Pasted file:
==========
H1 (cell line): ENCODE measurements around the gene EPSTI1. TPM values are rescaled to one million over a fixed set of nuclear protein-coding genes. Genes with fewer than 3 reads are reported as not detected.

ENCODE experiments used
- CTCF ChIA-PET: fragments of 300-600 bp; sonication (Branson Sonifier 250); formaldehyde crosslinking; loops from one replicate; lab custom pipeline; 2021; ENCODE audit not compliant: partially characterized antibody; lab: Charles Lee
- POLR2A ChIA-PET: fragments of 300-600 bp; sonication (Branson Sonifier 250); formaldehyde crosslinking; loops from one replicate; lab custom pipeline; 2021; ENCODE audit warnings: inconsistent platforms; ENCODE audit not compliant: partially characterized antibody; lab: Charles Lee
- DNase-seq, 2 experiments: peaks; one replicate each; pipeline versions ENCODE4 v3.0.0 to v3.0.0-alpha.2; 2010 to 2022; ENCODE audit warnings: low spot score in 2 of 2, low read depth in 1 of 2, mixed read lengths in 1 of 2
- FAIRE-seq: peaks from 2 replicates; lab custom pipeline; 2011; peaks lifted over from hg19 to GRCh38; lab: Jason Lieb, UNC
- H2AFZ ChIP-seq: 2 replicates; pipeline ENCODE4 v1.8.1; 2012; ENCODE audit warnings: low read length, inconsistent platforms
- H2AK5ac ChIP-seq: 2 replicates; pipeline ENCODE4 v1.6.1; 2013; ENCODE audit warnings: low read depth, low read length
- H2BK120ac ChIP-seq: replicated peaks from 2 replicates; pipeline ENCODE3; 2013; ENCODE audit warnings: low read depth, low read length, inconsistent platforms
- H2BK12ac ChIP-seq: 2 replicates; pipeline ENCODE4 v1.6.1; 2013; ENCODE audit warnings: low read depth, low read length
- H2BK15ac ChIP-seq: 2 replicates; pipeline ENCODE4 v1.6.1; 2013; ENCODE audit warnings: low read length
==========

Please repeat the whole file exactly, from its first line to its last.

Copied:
H1 (cell line): ENCODE measurements around the gene EPSTI1. TPM values are rescaled to one million over a fixed set of nuclear protein-coding genes. Genes with fewer than 3 reads are reported as not detected.

ENCODE experiments used
- CTCF ChIA-PET: fragments of 300-600 bp; sonication (Branson Sonifier 250); formaldehyde crosslinking; loops from one replicate; lab custom pipeline; 2021; ENCODE audit not compliant: partially characterized antibody; lab: Charles Lee
- POLR2A ChIA-PET: fragments of 300-600 bp; sonication (Branson Sonifier 250); formaldehyde crosslinking; loops from one replicate; lab custom pipeline; 2021; ENCODE audit warnings: inconsistent platforms; ENCODE audit not compliant: partially characterized antibody; lab: Charles Lee
- DNase-seq, 2 experiments: peaks; one replicate each; pipeline versions ENCODE4 v3.0.0 to v3.0.0-alpha.2; 2010 to 2022; ENCODE audit warnings: low spot score in 2 of 2, low read depth in 1 of 2, mixed read lengths in 1 of 2
- FAIRE-seq: peaks from 2 replicates; lab custom pipeline; 2011; peaks lifted over from hg19 to GRCh38; lab: Jason Lieb, UNC
- H2AFZ ChIP-seq: 2 replicates; pipeline ENCODE4 v1.8.1; 2012; ENCODE audit warnings: low read length, inconsistent platforms
- H2AK5ac ChIP-seq: 2 replicates; pipeline ENCODE4 v1.6.1; 2013; ENCODE audit warnings: low read depth, low read length
- H2BK120ac ChIP-seq: replicated peaks from 2 replicates; pipeline ENCODE3; 2013; ENCODE audit warnings: low read depth, low read length, inconsistent platforms
- H2BK12ac ChIP-seq: 2 replicates; pipeline ENCODE4 v1.6.1; 2013; ENCODE audit warnings: low read depth, low read length
- H2BK15ac ChIP-seq: 2 replicates; pipeline ENCODE4 v1.6.1; 2013; ENCODE audit warnings: low read length